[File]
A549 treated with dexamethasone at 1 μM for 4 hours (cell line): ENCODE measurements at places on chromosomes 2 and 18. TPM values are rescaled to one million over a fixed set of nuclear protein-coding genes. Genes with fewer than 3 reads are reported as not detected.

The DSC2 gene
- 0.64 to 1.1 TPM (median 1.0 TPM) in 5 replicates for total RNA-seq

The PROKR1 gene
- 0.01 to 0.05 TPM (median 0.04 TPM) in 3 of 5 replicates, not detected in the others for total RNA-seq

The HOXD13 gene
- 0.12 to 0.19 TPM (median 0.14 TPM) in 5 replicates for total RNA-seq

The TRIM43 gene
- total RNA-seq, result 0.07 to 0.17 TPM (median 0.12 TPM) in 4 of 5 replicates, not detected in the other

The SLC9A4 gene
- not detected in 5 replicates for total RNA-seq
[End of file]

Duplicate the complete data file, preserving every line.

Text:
A549 treated with dexamethasone at 1 μM for 4 hours (cell line): ENCODE measurements at places on chromosomes 2 and 18. TPM values are rescaled to one million over a fixed set of nuclear protein-coding genes. Genes with fewer than 3 reads are reported as not detected.

The DSC2 gene
- 0.64 to 1.1 TPM (median 1.0 TPM) in 5 replicates for total RNA-seq

The PROKR1 gene
- 0.01 to 0.05 TPM (median 0.04 TPM) in 3 of 5 replicates, not detected in the others for total RNA-seq

The HOXD13 gene
- 0.12 to 0.19 TPM (median 0.14 TPM) in 5 replicates for total RNA-seq

The TRIM43 gene
- total RNA-seq, result 0.07 to 0.17 TPM (median 0.12 TPM) in 4 of 5 replicates, not detected in the other

The SLC9A4 gene
- not detected in 5 replicates for total RNA-seq